03 September 2011

How to get to my favorite hiking spots!

How to get to my favorite hiking/boating spots:

Just past Meyer's Grade, a curve going up and away from Twin Bridges and Strawberry is a little private family camp facility on the out skirts of National Forest Land.  Large road signs give you input on where you are... past the town of Apple Hill all the way to Meyers. Keep your eyes peeled!

Horsetail Falls and Pyramid Creek:
Horsetail Falls (not to be confused with the one in Yosemite is a dramatic waterfall leaving Desolation Wilderness and flowing under the freeway before it joins the South Fork of the American River. Just past the Twin Bridges Townnship sign, is a large and well kept parking lot ($5, 2011 prices) with large well maintained concrete outhouses. The upper reaches of Horsetail Falls and entering wilderness country can be exciting if you are prepared and dangerous bouldering if you are not. But you don't have to go all the way to the top to be up close and personal. Infact, only a 1/2 mile walk toward the water will allow you to visit the biggest parts of the falls as the decrease in steepness allows the water to spread out into a dramatic, wide whitewater slide. If you choose to go up, remember to leave yourself a trail, or follow someone else's, on the granite parts by leaving rock piles called cairns or duckies. Ask me if you are going in the off-season as some rules change with weather and time of year. This is a there-and-back-again hike so go as far in as you would like. It is almost impossible to get lost as the valley empties down and out across Highway 50. If you keep going down... you will eventually see the highway if not cross over it.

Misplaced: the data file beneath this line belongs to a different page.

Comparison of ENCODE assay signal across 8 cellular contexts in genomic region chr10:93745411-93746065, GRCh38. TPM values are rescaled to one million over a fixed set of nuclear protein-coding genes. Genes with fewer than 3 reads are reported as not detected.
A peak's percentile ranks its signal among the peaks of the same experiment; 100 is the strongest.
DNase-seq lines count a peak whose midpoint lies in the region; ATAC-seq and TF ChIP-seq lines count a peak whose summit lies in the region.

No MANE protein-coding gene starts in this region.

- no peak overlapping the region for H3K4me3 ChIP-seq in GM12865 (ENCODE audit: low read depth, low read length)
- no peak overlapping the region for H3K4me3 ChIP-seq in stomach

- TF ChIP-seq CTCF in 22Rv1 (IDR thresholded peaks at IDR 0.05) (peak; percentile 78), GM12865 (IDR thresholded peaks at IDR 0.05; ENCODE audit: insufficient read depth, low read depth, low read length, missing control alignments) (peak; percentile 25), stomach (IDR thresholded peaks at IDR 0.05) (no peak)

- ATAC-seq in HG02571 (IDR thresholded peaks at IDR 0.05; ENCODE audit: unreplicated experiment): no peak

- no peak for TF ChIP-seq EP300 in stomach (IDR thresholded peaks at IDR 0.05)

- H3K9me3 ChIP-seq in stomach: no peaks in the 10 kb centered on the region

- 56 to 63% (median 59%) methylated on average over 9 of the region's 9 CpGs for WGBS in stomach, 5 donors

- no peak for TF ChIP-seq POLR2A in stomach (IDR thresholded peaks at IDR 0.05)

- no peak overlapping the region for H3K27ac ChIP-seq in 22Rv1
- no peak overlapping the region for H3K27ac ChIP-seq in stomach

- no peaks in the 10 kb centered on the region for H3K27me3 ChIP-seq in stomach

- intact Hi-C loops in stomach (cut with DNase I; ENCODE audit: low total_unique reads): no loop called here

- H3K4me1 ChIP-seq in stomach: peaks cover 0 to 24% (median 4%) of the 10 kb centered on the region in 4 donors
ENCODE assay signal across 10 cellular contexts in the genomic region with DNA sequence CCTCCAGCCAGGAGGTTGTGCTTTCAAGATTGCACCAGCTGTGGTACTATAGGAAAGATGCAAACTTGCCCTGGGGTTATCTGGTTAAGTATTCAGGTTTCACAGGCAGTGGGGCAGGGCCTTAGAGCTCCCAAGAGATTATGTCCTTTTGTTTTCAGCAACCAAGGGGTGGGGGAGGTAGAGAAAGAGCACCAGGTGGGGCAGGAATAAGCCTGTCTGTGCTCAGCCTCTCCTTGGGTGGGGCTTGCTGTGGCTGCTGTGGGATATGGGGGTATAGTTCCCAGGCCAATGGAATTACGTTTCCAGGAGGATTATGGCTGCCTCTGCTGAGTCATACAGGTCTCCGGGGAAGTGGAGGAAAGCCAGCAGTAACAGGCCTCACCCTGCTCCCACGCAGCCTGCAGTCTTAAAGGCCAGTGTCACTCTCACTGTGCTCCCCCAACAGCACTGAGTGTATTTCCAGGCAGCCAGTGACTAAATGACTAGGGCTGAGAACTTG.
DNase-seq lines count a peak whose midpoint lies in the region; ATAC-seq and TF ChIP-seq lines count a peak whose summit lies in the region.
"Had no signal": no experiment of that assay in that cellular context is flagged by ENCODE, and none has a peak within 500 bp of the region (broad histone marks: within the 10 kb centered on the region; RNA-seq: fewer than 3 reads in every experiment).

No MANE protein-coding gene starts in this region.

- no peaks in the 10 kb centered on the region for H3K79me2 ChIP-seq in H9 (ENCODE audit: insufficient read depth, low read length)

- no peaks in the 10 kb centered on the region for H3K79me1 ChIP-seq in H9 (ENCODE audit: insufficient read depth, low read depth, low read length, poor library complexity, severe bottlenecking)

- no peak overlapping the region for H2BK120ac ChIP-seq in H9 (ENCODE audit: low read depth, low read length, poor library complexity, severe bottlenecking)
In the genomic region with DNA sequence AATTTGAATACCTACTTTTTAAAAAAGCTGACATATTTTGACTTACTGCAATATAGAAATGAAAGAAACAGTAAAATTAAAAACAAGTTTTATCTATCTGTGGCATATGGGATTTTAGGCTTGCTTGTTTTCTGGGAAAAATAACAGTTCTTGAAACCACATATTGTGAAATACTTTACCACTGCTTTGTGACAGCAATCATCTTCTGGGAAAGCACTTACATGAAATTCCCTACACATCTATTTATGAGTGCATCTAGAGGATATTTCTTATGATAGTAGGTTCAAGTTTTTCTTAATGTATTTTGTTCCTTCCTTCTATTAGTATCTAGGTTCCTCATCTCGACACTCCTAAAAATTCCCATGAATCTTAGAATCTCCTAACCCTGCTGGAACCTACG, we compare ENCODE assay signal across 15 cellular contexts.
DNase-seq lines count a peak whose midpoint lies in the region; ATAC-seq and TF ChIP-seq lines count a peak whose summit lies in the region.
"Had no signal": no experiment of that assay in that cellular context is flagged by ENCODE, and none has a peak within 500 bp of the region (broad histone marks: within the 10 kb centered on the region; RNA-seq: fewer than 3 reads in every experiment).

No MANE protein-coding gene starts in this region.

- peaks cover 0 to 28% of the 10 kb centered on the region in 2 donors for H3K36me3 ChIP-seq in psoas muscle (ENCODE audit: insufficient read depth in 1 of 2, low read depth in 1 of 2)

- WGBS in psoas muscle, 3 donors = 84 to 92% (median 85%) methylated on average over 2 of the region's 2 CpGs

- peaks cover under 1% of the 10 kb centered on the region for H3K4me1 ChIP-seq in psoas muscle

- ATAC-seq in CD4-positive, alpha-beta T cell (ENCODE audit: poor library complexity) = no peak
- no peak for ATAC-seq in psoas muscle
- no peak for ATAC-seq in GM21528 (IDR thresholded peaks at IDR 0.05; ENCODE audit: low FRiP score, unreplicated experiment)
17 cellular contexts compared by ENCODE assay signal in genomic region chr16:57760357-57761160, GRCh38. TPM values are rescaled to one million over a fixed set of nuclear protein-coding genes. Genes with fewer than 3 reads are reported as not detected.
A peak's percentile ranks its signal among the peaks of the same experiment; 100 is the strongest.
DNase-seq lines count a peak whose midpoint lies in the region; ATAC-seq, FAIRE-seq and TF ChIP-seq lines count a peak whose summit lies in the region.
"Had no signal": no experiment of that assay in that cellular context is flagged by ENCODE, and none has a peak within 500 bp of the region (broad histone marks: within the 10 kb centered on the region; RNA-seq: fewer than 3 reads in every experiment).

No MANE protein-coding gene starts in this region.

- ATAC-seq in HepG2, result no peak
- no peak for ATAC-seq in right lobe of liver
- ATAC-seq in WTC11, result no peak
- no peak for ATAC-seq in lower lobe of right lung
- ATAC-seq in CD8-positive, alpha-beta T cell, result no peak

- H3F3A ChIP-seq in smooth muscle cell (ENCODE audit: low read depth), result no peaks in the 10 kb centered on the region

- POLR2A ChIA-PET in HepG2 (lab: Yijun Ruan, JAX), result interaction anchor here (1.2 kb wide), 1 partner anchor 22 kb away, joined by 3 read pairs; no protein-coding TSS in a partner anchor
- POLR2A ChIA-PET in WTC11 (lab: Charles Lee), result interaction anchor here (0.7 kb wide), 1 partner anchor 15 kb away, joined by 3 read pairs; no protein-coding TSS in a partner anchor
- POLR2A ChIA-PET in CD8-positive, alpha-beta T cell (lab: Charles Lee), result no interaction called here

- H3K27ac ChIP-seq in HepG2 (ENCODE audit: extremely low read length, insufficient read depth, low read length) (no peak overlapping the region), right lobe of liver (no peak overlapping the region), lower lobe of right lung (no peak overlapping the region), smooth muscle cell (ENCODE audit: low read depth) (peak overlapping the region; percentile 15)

Pyramid Creek and Bryant Road and Mount Huckleberry
I have three secret hikes nearby here for people that would like that information, please let me know... I will tell you over the telephone or if I ever get a chance to type the specific markers for you or note the exact coordinates.

Strawberry Lodge is one of the oldest establishments in Northern California. Ask Mike or Robin for a brief tour of the historic lodge and rest stop for the Pony express. Stawberry Lodge was a trading post for hunters, trappers, and mountain men. It sits ideally under Lover's Leap and across from another beautiful hike for the agile adventurer not afraid of heights, called Sugarloaf. Kasey and I stop in Strawberry Lodge as an adventure tradition. For her and I, there is ice cream. You may be more interested in the bar!